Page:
Yen Continues to Befuddle Japan and the World as the Dollar Trade Fades in Q2 2016
Taro Aso, the Finance Minister of Japan, has shown concern regarding the way Japan's currency, Yen, is rising. Aso is of the opinion that a continued rise in Yen may lead to a monetary fiasco and may cause the Japanese economy to stagnate.
Hong Kong, June 30, 2016 -- While the cabinet has been signalling at an intervention, the investors believe that Japan will stay away from any arbitrary intervention.
On Friday, the Japanese currency made an unprecedented climb. It reached 108 Yen per dollar -- this is the best the currency has done in the last 17 months. The Yen has performed especially well against the dollar -- since the start of the year, it has surged by 12% against the dollar. This can very well be attributed to the fall in US dollar.
The Abenomics plan which was released by the Prime Minister of Japan, Shinzo Abes, aimed to bring down the Yen. A decrease in the value of Japanese currency would have led to an increase in the export and would have accelerated economic growth. However, as is evident, the plan is not working. More recently, the Prime Minister released a statement saying he will take necessary steps to regulate undesirable changes in the currency.
At the start of the year, the Bank of Japan had announced negative interest rates. This was done to bring down Yen and thus, induce investments in the Japanese economy. However, the Yen took a different turn after the US dollar began to fall early this and the Yen has emerged as a safe investment and thus, money managers are investing it.
The Japanese Prime Minister also told reporters on Friday that an undesirable and unpredictable change in any currency is neither desirable nor wanted. For currencies to perform well, they should exhibit stability. And, so is the case with Yen. He also said that excessive surges and unexpected investments disturb the economy. He also confirmed that the cabinet will step in and take necessary steps to ensure the stability of Yen in case the need be. The unprecedented rise in Yen has also hurt share prices in the country. The Nikkei Average has registered a sharp decline. The average went up slightly on Friday. This is especially disturbing since most other Asian markets are showing a downfall. The Japanese Prime Minister, however, did not say anything about the possibility of intervening in the foreign exchange market. Many people are of the opinion that in the wake of the G7 summit which is to be hosted by the Prime Minister the possibility of an intervention is quite unlikely.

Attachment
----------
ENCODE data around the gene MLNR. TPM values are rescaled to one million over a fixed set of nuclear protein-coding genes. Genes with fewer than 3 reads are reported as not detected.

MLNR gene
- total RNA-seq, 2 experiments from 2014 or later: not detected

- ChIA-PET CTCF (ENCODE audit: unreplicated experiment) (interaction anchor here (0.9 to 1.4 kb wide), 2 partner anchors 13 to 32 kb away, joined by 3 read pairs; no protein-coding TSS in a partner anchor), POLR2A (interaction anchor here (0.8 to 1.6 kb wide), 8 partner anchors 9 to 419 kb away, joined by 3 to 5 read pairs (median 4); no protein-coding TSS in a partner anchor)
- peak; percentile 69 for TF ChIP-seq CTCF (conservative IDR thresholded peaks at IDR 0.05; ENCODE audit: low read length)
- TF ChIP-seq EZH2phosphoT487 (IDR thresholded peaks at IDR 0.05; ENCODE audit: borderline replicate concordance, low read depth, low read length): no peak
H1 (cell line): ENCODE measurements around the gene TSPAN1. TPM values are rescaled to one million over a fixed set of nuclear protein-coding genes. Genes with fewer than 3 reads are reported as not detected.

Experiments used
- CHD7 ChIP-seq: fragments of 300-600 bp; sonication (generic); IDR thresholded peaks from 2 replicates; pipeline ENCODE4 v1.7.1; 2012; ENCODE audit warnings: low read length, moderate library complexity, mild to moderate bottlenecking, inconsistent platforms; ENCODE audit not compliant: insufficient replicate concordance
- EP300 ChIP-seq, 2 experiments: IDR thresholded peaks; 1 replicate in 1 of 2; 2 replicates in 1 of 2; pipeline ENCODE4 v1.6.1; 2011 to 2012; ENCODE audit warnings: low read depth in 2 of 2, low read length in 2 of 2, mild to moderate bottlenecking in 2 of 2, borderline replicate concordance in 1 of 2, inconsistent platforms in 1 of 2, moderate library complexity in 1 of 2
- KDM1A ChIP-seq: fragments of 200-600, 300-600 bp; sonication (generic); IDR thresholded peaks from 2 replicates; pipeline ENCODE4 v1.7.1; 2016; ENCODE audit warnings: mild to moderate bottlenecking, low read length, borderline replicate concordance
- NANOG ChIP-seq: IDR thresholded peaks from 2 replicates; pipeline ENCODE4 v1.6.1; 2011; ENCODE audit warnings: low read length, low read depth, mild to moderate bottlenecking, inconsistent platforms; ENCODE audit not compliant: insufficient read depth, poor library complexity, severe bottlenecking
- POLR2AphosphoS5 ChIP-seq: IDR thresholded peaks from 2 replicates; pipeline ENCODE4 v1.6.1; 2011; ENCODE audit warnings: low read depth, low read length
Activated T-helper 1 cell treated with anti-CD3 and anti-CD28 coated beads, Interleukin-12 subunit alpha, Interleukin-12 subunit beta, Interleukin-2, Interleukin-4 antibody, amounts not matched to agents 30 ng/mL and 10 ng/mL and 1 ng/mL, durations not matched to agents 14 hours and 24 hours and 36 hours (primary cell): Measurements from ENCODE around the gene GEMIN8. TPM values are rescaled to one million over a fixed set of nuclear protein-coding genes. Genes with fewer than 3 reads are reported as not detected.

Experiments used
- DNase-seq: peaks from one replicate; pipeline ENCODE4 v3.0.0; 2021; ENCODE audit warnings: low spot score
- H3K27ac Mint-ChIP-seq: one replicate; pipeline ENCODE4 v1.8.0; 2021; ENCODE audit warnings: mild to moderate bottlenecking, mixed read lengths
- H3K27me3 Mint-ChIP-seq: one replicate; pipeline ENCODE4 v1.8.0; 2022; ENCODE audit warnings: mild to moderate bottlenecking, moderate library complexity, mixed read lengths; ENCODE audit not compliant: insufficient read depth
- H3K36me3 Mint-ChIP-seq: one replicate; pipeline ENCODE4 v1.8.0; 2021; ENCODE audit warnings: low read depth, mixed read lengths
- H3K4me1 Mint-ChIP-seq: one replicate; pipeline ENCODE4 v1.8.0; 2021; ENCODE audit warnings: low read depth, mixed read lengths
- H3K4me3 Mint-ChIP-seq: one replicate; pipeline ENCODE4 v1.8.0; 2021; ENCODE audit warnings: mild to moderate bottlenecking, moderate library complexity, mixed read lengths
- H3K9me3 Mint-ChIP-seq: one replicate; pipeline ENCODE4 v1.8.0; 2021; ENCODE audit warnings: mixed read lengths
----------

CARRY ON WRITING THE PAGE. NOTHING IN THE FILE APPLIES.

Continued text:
Gary Chambers, the Chief Investment Officer and Director of Corporate Trading with Fidea Wealth Management who oversees the management of $3.2 bn of clients funds, said that the negative interest rates strategy employed by Japanese banks isn't working. The strategy isn't delivering results it is expected to deliver. As a matter of fact, Chambers also said that negative interest rates are only adding to the rise in the value of Yen. The European Central Bank is another example of how negative interest rates backfire.
The central bank of Europe induced negative interest rates to boost the economy but to no avail. The European economy is still struggling.
The Yen has already reached 108.90 per dollar. This is weighing heavily on the Japanese economy. Japan is facing reduced foreign and domestic demand and is already fighting with the possibility of yet another recession. Nobuteru Ishihara, the Economy Minister of Japan, believes that the increase in Yen has nothing to do with domestic factors. The rise in Yen may have been motivated by speculative moves.
Ishihara also said that he is closely monitoring the foreign exchange markets and the speculative players behind it.
Amidst all thiKazuko Reis, the Jiji news agency, quoted an official from the Finance Ministry as saying that the sudden rise in Yen and the recent movements in the foreign exchange market are totally speculative in nature and were being driven by abstract speculators. As the idea of an imminent recession looms large, Japan continues to stay away from the market. It last made an appearance in the markets in November 2011 with the aim of boosting Yen.
Amidst all thiKazuko Reis, the Jiji news agency, quoted an official from the Finance Ministry as saying that the sudden rise in Yen and the recent movements in the foreign exchange market are totally speculative in nature and were being driven by abstract
Jun 30, 2016